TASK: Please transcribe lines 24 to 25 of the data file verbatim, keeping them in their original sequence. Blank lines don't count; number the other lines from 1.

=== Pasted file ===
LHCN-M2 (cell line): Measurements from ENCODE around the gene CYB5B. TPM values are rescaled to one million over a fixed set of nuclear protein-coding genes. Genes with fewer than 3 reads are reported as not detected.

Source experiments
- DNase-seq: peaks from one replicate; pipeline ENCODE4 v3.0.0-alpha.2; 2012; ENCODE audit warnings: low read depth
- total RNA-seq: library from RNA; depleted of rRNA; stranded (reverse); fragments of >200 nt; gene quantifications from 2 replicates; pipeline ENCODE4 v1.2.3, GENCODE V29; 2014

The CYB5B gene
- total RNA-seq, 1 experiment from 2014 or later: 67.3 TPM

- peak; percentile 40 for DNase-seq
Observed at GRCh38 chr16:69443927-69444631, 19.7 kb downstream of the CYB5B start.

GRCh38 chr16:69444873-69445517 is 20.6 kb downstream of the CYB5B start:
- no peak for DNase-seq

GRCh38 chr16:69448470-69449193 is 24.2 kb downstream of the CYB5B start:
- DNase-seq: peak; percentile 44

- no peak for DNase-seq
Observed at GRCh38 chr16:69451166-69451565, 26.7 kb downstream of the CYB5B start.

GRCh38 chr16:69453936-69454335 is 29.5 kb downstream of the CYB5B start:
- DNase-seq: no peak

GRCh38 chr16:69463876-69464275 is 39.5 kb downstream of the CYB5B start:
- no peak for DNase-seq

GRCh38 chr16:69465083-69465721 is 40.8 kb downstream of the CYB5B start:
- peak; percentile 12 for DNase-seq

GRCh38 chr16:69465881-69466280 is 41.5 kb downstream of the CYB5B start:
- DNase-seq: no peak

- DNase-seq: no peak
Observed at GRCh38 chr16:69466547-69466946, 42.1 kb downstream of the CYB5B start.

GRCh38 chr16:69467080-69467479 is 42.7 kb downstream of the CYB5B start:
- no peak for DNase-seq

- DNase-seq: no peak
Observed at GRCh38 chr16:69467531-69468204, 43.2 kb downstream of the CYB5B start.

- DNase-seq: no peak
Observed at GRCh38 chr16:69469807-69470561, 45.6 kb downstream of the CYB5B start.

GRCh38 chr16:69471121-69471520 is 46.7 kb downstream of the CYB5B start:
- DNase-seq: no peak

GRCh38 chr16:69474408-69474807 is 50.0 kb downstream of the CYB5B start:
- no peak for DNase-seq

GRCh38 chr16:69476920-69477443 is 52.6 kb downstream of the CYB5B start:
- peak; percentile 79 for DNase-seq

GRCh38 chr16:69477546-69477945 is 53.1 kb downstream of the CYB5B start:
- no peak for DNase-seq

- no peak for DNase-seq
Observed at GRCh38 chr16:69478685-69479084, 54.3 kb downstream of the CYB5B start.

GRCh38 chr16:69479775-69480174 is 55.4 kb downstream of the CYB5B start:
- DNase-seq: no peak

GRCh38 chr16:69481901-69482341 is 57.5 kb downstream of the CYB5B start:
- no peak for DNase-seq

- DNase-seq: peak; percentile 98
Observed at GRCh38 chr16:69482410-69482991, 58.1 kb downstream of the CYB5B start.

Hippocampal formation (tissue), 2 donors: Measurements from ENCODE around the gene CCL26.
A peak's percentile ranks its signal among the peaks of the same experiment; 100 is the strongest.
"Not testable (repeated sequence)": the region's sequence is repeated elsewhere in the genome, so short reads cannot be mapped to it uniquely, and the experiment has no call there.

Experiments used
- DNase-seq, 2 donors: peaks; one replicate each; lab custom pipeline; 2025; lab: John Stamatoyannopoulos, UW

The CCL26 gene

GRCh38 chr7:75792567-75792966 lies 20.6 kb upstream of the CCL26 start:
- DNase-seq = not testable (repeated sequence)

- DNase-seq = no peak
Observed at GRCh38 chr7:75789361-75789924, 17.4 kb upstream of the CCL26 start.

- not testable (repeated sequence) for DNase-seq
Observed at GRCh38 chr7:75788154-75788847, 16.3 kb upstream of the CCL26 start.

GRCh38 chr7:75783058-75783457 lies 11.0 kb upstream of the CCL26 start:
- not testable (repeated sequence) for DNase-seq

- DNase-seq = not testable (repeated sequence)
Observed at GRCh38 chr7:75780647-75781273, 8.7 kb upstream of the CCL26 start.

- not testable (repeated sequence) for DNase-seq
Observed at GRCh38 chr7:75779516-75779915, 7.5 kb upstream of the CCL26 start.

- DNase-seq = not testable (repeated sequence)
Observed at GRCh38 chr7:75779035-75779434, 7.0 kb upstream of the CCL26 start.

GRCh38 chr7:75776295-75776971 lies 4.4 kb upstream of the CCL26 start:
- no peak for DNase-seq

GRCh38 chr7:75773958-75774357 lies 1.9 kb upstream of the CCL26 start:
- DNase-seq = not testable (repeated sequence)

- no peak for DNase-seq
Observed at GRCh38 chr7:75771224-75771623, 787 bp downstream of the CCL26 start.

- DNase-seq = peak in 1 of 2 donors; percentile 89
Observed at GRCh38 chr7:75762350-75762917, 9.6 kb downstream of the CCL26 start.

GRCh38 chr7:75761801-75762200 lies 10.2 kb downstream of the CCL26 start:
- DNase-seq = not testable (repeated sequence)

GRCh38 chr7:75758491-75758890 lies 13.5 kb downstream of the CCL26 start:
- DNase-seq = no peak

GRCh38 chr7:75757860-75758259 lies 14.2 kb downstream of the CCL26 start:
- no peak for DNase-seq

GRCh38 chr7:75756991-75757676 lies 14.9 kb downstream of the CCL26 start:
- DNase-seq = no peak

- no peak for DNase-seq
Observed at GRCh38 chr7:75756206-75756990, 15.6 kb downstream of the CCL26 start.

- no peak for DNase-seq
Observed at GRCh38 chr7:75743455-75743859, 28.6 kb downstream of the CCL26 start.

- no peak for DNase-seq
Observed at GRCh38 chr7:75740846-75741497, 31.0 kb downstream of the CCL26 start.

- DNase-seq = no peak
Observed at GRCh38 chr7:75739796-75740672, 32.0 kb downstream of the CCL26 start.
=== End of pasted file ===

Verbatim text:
Observed at GRCh38 chr16:69466547-69466946, 42.1 kb downstream of the CYB5B start.

GRCh38 chr16:69467080-69467479 is 42.7 kb downstream of the CYB5B start: